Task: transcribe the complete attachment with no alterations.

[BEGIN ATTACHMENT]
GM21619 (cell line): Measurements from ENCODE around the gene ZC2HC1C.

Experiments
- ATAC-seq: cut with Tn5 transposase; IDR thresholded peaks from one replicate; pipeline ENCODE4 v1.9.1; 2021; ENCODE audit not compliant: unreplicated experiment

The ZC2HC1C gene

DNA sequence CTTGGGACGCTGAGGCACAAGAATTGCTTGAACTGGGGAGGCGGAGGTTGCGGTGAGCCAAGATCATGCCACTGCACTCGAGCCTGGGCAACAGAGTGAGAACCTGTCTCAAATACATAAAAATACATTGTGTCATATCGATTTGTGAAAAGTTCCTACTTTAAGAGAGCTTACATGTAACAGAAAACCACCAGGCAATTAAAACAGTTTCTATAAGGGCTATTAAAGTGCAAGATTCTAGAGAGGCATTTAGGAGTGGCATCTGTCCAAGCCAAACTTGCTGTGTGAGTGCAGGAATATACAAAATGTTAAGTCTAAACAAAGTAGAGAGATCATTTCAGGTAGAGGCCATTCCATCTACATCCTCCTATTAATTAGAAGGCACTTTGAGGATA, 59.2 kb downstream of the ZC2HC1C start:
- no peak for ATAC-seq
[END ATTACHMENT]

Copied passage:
GM21619 (cell line): Measurements from ENCODE around the gene ZC2HC1C.

Experiments
- ATAC-seq: cut with Tn5 transposase; IDR thresholded peaks from one replicate; pipeline ENCODE4 v1.9.1; 2021; ENCODE audit not compliant: unreplicated experiment

The ZC2HC1C gene

DNA sequence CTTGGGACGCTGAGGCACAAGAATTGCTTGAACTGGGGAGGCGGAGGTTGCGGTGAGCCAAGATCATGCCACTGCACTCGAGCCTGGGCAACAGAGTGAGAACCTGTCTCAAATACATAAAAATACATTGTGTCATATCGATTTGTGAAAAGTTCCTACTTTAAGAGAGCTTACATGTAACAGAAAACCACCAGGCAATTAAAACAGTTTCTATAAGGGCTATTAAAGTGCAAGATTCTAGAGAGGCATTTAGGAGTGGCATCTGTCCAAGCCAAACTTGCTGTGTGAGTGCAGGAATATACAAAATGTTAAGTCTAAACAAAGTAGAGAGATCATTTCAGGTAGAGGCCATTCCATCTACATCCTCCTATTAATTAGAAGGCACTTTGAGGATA, 59.2 kb downstream of the ZC2HC1C start:
- no peak for ATAC-seq